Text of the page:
As I looked forward to the New York Botanical Garden's 2013 Orchid Show, I thought about the term 'hot house flowers' and what that name implied. The need to control came to mind and an image of a Victorian desire to capture and manipulate nature for mans' own pleasure. But soon after I stepped into the humid and musky air-filled conservatory teeming with colorful varietals of orchids, it became clear that any attempt man makes to control what nature offers is short-sighted.
Who knew these hot house beauties were so complex?
According to our expert guide, when not forced to grow and cross-pollinate in captivity, orchids depend on the kindness of strangers to perpetuate. Or more specifically, they depend on the interest of a particular species of insect that happens to fit perfectly into their particular flower anatomy. This perfect fit enables the insect to capture and escape with precious orchid pollen on their backs.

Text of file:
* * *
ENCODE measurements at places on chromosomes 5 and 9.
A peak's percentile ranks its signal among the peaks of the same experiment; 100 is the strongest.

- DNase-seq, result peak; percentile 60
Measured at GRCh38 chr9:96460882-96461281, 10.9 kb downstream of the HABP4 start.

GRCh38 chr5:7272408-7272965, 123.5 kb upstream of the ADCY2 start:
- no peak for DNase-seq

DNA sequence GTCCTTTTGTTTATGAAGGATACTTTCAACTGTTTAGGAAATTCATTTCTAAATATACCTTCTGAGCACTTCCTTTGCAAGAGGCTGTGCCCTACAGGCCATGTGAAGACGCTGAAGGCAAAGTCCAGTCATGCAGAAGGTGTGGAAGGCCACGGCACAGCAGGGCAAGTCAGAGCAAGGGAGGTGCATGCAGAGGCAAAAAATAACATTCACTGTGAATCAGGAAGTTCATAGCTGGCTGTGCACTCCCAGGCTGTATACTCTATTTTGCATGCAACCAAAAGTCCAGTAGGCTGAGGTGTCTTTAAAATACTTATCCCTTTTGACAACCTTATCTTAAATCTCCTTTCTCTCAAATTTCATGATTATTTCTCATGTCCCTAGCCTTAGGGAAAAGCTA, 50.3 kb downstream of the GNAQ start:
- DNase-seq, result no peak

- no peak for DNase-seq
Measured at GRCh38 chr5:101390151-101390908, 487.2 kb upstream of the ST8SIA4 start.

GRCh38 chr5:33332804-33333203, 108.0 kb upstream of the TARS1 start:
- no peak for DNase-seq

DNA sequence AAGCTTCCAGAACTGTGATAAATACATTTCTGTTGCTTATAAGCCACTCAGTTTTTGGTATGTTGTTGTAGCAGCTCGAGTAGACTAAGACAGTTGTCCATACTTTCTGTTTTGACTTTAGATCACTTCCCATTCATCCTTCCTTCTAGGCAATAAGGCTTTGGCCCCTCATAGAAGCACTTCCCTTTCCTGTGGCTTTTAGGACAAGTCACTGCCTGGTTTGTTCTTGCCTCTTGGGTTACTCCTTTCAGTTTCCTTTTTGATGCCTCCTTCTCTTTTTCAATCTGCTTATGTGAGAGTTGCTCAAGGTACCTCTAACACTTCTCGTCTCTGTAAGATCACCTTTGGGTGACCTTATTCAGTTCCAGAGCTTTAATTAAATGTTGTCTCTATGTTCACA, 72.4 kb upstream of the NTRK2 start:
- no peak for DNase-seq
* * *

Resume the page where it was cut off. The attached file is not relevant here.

The orchid offers a heady scent or uses color and pattern on its petals to attract its insect mate. One example of this trompe l'oeil seduction is an orchid varietal whose petals look like they are being invaded by little black ants. Why? The insect this orchid depends on for pollination likes to eat little black ants. Therefore, when the bug encounters the orchid's speckled petal it sees lunch and comes in for a landing. Once landed, the insect fits perfectly into the pollen sack and when it squirms to get out it takes on the pollen. It flies away only to be deceived a second time by another of the same speckled orchids. There it lands again looking for lunch and pollinates the flower.
The reunion of the insect and its perfect match in nature reminds me of Plato's SYMPOSIUM. “Love' is the name for our pursuit of wholeness, for our desire to be complete.” The insect and the orchid seem to be caught in a symbiotic love relationship that is dictated by nature and beyond their control.
As I learned of the complexity of orchids and their pollinating partners, I thought again about the Victorians and their want to force these beauties to cross-pollinate and bloom in the confinment of a hot-house. Art imitates life. Maybe those repressed Victorians, forced into financially driven marriage agreements and respectably bloomless existences, were attempting to control nature like they were attempting to control themselves. Yet, all the while, silently wishing to be seduced by their perfect, natural match.